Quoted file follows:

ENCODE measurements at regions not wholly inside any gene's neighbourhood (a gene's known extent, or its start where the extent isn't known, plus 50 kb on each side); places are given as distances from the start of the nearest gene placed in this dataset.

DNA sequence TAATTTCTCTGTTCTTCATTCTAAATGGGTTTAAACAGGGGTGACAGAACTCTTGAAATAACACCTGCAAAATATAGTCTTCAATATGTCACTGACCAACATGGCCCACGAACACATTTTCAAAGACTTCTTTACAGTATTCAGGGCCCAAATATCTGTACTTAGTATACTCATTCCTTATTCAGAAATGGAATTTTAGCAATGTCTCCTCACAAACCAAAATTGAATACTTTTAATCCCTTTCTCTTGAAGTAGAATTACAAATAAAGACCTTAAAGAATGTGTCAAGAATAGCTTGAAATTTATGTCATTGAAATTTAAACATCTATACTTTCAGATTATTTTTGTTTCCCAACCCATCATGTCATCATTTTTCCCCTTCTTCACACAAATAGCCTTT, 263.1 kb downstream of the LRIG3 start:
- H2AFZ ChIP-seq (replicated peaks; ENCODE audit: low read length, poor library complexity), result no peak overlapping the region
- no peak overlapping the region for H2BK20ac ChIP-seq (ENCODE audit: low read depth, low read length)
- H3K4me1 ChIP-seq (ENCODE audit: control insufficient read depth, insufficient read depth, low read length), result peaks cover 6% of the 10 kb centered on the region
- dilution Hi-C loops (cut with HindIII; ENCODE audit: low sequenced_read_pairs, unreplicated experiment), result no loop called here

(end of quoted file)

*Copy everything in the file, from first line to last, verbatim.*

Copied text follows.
ENCODE measurements at regions not wholly inside any gene's neighbourhood (a gene's known extent, or its start where the extent isn't known, plus 50 kb on each side); places are given as distances from the start of the nearest gene placed in this dataset.

DNA sequence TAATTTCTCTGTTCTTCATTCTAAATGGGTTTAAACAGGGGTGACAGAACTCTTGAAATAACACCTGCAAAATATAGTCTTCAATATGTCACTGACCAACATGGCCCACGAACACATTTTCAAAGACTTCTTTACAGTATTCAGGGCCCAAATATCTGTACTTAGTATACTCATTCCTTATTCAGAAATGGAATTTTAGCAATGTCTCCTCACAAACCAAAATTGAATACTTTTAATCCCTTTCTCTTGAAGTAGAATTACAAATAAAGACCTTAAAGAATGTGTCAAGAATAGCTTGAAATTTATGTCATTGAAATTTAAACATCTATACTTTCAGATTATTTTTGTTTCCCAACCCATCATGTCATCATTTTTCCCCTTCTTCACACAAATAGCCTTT, 263.1 kb downstream of the LRIG3 start:
- H2AFZ ChIP-seq (replicated peaks; ENCODE audit: low read length, poor library complexity), result no peak overlapping the region
- no peak overlapping the region for H2BK20ac ChIP-seq (ENCODE audit: low read depth, low read length)
- H3K4me1 ChIP-seq (ENCODE audit: control insufficient read depth, insufficient read depth, low read length), result peaks cover 6% of the 10 kb centered on the region
- dilution Hi-C loops (cut with HindIII; ENCODE audit: low sequenced_read_pairs, unreplicated experiment), result no loop called here